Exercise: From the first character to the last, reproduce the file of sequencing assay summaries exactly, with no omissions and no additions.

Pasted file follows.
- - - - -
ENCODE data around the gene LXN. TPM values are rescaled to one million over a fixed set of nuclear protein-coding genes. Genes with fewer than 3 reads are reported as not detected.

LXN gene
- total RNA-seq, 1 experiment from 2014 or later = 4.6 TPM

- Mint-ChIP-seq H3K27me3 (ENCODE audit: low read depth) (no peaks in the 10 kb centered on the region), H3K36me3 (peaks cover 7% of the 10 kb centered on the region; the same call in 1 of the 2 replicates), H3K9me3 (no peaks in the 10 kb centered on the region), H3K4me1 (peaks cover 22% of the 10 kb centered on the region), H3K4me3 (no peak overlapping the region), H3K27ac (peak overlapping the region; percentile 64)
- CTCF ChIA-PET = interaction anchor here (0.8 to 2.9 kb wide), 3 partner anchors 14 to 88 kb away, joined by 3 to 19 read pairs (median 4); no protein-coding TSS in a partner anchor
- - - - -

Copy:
ENCODE data around the gene LXN. TPM values are rescaled to one million over a fixed set of nuclear protein-coding genes. Genes with fewer than 3 reads are reported as not detected.

LXN gene
- total RNA-seq, 1 experiment from 2014 or later = 4.6 TPM

- Mint-ChIP-seq H3K27me3 (ENCODE audit: low read depth) (no peaks in the 10 kb centered on the region), H3K36me3 (peaks cover 7% of the 10 kb centered on the region; the same call in 1 of the 2 replicates), H3K9me3 (no peaks in the 10 kb centered on the region), H3K4me1 (peaks cover 22% of the 10 kb centered on the region), H3K4me3 (no peak overlapping the region), H3K27ac (peak overlapping the region; percentile 64)
- CTCF ChIA-PET = interaction anchor here (0.8 to 2.9 kb wide), 3 partner anchors 14 to 88 kb away, joined by 3 to 19 read pairs (median 4); no protein-coding TSS in a partner anchor